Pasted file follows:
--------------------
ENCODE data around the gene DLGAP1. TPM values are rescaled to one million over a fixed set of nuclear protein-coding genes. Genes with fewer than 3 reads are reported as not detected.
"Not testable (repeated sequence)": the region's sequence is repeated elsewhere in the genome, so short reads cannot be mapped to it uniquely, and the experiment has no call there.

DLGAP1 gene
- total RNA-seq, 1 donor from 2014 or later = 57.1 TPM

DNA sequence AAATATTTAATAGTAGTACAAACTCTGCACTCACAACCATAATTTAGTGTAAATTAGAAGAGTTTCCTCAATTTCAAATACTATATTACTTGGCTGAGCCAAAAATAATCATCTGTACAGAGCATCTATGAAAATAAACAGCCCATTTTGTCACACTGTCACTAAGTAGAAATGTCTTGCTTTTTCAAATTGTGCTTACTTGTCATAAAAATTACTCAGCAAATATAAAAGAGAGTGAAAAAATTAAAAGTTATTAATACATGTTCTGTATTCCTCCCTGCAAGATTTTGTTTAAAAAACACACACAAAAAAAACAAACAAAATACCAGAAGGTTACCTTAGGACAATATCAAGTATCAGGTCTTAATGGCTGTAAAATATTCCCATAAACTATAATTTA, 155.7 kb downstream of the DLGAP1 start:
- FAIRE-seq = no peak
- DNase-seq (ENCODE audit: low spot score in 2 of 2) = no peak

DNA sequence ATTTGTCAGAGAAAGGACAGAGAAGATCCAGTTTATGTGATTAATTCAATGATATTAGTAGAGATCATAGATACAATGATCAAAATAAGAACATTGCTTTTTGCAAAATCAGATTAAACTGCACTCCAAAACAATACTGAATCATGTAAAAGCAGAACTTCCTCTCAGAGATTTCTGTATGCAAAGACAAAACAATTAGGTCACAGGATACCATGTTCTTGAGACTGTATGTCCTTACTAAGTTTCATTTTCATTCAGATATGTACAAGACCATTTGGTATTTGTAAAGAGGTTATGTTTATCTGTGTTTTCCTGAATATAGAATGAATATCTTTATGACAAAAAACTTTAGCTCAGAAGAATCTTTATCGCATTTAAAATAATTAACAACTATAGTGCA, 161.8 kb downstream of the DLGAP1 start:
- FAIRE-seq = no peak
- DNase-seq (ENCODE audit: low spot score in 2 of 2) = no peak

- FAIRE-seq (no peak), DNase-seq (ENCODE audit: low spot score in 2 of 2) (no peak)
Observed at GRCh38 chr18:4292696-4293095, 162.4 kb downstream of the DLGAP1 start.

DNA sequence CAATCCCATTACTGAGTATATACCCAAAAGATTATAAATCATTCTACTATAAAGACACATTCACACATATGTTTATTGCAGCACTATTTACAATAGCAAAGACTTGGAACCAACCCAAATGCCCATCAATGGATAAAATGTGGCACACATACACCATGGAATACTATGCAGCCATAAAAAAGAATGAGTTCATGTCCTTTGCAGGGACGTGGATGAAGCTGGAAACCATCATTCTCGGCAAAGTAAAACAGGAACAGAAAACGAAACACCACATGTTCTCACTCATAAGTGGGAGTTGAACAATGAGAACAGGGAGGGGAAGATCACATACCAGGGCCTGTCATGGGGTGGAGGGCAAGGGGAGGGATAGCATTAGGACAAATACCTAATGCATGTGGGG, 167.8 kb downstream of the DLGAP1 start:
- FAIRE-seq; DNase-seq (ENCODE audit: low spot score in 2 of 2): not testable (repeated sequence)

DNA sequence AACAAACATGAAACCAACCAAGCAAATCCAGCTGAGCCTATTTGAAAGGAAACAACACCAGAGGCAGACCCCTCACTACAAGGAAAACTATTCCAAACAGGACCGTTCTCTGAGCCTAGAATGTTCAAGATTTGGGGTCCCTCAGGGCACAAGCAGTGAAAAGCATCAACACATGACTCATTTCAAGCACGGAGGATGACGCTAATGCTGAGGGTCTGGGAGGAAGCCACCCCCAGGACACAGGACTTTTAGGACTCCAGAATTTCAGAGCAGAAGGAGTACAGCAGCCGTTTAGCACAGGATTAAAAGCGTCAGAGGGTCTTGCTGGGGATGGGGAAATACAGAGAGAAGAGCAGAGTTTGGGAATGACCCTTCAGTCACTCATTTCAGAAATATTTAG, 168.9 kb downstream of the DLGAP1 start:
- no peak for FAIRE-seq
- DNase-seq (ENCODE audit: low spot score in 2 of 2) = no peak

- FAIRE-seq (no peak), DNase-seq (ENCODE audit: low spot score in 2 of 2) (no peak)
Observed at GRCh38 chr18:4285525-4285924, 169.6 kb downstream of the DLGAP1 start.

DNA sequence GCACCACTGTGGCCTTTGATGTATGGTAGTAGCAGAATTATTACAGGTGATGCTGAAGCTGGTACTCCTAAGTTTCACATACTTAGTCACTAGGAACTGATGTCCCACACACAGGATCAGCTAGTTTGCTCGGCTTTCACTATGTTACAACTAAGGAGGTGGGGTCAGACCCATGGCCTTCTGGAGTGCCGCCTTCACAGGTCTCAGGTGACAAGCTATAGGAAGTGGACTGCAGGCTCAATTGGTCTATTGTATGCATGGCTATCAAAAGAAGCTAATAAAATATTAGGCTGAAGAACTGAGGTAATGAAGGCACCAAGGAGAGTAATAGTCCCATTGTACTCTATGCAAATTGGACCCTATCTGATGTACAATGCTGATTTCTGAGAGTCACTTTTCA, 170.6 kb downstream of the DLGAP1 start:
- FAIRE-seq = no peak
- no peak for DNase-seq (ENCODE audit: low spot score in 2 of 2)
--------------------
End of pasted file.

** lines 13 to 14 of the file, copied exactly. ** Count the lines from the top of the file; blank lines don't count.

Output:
DNA sequence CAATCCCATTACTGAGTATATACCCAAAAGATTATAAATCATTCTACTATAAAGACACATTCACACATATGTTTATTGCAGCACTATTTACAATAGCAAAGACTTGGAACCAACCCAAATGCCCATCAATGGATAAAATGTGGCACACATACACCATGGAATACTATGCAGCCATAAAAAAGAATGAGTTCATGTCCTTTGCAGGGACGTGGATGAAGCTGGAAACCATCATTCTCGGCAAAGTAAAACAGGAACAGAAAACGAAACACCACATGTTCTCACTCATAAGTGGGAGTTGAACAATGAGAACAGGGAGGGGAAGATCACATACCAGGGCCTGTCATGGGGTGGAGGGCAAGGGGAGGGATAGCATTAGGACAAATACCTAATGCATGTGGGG, 167.8 kb downstream of the DLGAP1 start:
- FAIRE-seq; DNase-seq (ENCODE audit: low spot score in 2 of 2): not testable (repeated sequence)